Linear Functions with Graphs

Interpreting gradients

Key points when interpreting gradients:

  1. Steepness; the larger the number, the steeper the gradient.
  2. Zero Gradients. Remember for the equation y=3, the gradient =0 (i.e. a line parallel with the x axis).
  3. Negative and positive gradients, look at the direction of the slope.

Interpreting results of graphs in financial contexts

When it comes to real life graphs the gradient shows the rate of change. This graph shows Bob’s wages.

  • We can see that the more hours he works the more he earns, however he gets paid the same amount per hour as the gradient does not change.
  • The fact that the graph starts at £7 and not £0 shows us that he has a separate, initial charge of £7 before he has done any work at all.
  • Also, we can see that this graph does not __show direct proportion__ because it does not go through (0,0). Think carefully about the information you can gain from the gradient and the y intercept. If the graph does not go through zero, think why this might be!

Linear Functions with Graphs, figure 1

Interpreting results of distance-time graphs

Linear Functions with Graphs, figure 1

The gradient of this graph shows the speed. The steeper the gradient the faster the speed, in the graph above the pink line has the steepest gradient and therefore shows the fastest speed. The pencil is in the middle and the blue line is the slowest. In this distance time graph you can see that the gradient changes, and therefore the speed changes. This is a graph of someone running.

Linear Functions with Graphs, figure 2

  • When the gradient is flat that means that there is no movement.
  • From the gradient we can see that the speed=0. This is the case from when the distance reaches 8km.
  • We can also see that when the gradient is steeper, the person is moving faster.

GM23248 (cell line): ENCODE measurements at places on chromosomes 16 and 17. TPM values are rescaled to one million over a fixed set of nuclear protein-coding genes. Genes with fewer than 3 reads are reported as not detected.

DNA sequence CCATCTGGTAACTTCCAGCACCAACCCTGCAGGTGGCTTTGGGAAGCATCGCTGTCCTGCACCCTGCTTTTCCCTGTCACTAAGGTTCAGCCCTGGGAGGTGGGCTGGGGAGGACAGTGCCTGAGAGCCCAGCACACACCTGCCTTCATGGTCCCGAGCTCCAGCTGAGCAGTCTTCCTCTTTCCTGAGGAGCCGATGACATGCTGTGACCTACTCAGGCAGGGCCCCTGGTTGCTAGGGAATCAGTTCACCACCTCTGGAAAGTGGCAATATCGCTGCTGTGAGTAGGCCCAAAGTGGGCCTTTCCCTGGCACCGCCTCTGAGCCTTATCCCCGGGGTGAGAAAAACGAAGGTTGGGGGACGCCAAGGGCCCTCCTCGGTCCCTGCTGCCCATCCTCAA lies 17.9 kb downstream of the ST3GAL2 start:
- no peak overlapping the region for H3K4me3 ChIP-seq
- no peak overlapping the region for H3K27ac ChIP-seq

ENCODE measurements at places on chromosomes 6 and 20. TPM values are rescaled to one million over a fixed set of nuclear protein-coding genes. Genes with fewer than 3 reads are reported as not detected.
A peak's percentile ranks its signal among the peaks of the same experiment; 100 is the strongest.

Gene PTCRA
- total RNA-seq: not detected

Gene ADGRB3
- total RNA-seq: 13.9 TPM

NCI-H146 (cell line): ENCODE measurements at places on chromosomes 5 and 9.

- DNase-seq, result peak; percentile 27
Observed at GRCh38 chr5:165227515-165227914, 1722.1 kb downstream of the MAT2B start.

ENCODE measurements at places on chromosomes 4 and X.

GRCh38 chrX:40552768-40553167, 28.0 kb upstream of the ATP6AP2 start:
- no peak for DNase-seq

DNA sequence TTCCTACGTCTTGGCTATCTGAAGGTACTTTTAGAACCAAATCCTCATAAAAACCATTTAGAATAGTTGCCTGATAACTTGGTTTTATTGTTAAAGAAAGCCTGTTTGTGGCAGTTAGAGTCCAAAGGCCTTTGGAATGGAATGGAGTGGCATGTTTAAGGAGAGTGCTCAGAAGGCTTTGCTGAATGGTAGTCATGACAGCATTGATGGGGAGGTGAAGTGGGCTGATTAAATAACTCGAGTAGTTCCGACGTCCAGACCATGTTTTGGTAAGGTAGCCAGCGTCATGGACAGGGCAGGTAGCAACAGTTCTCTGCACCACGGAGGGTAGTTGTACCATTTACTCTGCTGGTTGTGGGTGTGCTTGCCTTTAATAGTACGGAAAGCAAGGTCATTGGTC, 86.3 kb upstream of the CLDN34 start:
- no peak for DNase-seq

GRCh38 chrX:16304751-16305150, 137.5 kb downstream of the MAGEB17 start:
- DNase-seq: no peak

• Remember on a distance time graph if the line returns to zero that represents the direction of the runner, they are going back to their original starting point.

Interpreting results of velocity-time graphs

The gradient on a velocity-time graphs show acceleration. If there is no acceleration the gradient will be zero, the speed will not be increasing or decreasing.

Velocity-time graphs are similar to speed time graphs in that the area under the graph is the distance. We can calculate this by working out the area underneath the graph.

In both graphs if the gradient is negative it means that the object is decelerating.

In the exam you may be asked to describe a velocity time graph. Here are some key things to include:

  1. The gradient at a certain point will give you the value of the acceleration
  2. If the line is flat (i.e. gradient is zero), that means the speed is constant (i.e. the acceleration is zero)
  3. If the line is going back towards the x axis (i.e. negative gradient) that means the object is decelerating.(i.e. negative acceleration).

Let’s describe this velocity-time graph:

Linear Functions with Graphs, figure 1

  1. Between 0 and 2 seconds:
  • The acceleration is at 2m per second
  • The object has travelled 4 m
  1. Between 2 and 4 seconds:
  • The object is moving at a speed of 4m/s
  • The object has travelled 8 m
  1. Between 4 and 7 seconds:
  • The object is decelerating and is travelling at a speed of 1 ⅓ m/s
  • The object has travelled 6m

Break down your graph into parts and analyse each for its acceleration / deceleration and the distance that the object has travelled.

Which graph is steeper: a) y=3x +5 or b) y=-10x -6
A is steeper
The equation of a line is y=5x +9 , this equation represents the pay per hour of a science tutor. What can facts can you find from this linear function?
That the intuition has a baseline fee of £9 and that they get paid £5 pounds per hour
By drawing graphs solve the simultaneous equation y= 2x+1 and y=x+3
Your answer should include: (2 / 5)